Monday, July 19, 2021

Freight Forwarders Will Play a Vital Role as New Brexit Procedures Come Into Force

Many Traders Need Professional Guidance for Border Operating Model Stage 2/3
Shipping News Feature

UK – The question of how wisely British traders with dealings in Europe have used the extra grace period they gained when certain of the new Customs and Excise regulations were delayed in March will soon be answered. Now any with doubts are being strongly advised to utilise the services of a freight forwarder who should be capable of making the importations relatively trouble free.

There is still an air of apprehension as the implementation date for Stages 2 and 3 of the Border Operating Model approaches. These changes underpin the UK’s future trading system with the EU and yet the leading body offering advice on such matters is saying its members are still awaiting clarity on some key information that is needed for them to plan ahead and make certain key operational decisions.

The British International Freight Association (BIFA), whose membership consists principally of freight forwarding agents, is encouraging businesses engaged in visible trade between the UK and EU, and the freight and logistics companies that serve them, to make sure that they are fully prepared for rule changes that will take effect over the next six months following that initial postponement, which it had warmly welcomed.

With the clock running down on those extended deadlines to the easements introduced by the UK government to soften the impact of the UK’s departure from the EU single market and customs union, there are concerns that all may not be ready, with speculation in the media that the delayed Customs declarations timetable has simply postponed a potential crisis, BIFA director general, Robert Keen says he is confident that most BIFA members have now had the opportunity to prepare for completing new customs processes for imports from the continent.

However, he also noted that any importers that are new to the customs environment should beware of the implications of failing to make the declarations that will become necessary, saying:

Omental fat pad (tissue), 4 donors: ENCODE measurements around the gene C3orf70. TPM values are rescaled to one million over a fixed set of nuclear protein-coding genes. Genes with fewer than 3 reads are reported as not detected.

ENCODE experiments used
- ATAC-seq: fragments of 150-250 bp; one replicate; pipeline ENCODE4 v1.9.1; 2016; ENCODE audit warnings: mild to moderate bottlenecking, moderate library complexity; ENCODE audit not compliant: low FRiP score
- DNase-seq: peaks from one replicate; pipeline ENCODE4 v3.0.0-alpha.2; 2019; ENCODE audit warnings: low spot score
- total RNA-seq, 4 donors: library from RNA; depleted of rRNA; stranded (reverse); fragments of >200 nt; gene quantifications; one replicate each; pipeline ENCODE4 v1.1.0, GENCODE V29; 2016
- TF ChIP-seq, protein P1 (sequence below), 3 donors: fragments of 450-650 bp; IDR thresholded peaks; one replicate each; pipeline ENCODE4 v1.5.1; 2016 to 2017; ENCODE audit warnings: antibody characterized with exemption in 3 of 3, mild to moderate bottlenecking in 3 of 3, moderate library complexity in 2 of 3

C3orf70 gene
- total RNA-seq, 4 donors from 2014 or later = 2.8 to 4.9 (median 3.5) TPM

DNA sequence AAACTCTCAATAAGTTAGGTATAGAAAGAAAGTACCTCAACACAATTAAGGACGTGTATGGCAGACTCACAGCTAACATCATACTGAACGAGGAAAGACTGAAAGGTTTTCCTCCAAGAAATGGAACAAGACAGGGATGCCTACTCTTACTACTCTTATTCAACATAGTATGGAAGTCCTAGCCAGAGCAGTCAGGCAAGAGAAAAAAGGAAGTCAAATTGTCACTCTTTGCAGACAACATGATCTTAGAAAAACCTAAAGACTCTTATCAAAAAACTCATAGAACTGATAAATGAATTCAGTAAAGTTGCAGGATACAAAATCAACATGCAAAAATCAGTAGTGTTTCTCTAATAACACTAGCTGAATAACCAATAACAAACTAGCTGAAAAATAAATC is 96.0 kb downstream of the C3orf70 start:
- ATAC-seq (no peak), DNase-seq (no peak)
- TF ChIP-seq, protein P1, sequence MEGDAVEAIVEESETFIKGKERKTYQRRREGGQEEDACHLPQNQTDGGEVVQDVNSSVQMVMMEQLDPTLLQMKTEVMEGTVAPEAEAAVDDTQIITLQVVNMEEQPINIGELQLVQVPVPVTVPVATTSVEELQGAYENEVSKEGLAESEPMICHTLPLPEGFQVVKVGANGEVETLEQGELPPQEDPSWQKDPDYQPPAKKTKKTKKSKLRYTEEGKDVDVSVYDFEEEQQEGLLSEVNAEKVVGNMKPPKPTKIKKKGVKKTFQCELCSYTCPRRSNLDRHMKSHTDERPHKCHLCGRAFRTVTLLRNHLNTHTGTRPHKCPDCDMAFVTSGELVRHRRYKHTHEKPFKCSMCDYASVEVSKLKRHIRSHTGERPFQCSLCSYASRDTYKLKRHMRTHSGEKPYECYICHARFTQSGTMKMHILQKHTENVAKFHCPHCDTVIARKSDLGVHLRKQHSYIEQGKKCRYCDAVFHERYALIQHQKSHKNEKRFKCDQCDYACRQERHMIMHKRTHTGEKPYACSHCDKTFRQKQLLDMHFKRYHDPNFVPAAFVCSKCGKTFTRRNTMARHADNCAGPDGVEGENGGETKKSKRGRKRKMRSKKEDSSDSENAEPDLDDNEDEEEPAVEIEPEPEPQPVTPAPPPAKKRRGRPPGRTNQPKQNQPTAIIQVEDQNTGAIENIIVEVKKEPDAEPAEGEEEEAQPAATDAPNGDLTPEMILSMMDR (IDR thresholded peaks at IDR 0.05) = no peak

“That’s why we are encouraging them to consider appointing a freight forwarder, if they haven’t already done so, to deal with their customs documentation, whilst they concentrate on their core business, which has been hard hit by both Brexit and Covid-19. Feedback from our members suggests that one lesson learned from the changes implemented at the start of January this year is that the practical application of the changes has often been as challenging or, in certain cases, more challenging than anticipated.

“Now, both the trade association and its members need to encourage traders to fully consider the likely impact of the requirements of Stages 2 and 3 on their business well before the implementation dates. Despite constant pressure, we are still lacking full clarity as to which ports will be operating a Pre-Lodgement, as opposed to a Temporary Storage, model for processing cargo, for example.

“Furthermore, despite reassurances from government, concerns remain among BIFA Members whether the necessary infrastructure will be built in time for them to meet the requirements of the revised deadlines announced in March.”

BIFA members have expressed particular concerns regarding the ‘White Cliffs’ facility under development at Dover. BIFA notes that from 1 October 2021, there will be additional documentary checks on products of animal origin and high risk foods not of animal origin, whereby traders will be required to declare all SPS consignments on IPAFFS The original documents will need to be submitted and these will be audited post clearance.

The third stage of full border controls will be implemented on 1 January 2022 and BIFA says that from a Customs perspective the most important changes will be the ending of the Delayed Declaration Scheme at that time. After this date, a full or simplified customs entry will be required at the frontier for goods being imported from the EU to the UK mainland. Depending on location the entry will have to be submitted as a pre-lodged declaration utilising the Goods Vehicle Movement System (GVMS), or as a frontier declaration at the point of entry into the UK.

Associated with this is the requirement for a Safety and Security (ENS) Declaration to be submitted prior to the goods being loaded on the means of conveyance bringing them to the UK. In addition, certain products such as Products of Animal Origin will be subject to full SPS controls and have to be presented to Border Control Points, where inspections may be undertaken. Keen concludes:

”The period after 1 January 2021 was very challenging, although trade did not grind to a halt. However, the new fear is that we face much greater challenges after 1 January 2022 than we did the previous year, if only because there are more new processes to master and, historically, levels of import traffic exceed exports by a considerable margin.

“Clearly, there is much to consider and prepare for, and there is not much time to do so. Whilst we continue to help members with their own preparations, we are also encouraging them to help their clients that import from the EU to be equally prepared. Of particular concern is the level of preparedness and knowledge of EU suppliers with regard to the new import procedures to be adopted, and potentially the export procedures in Europe.”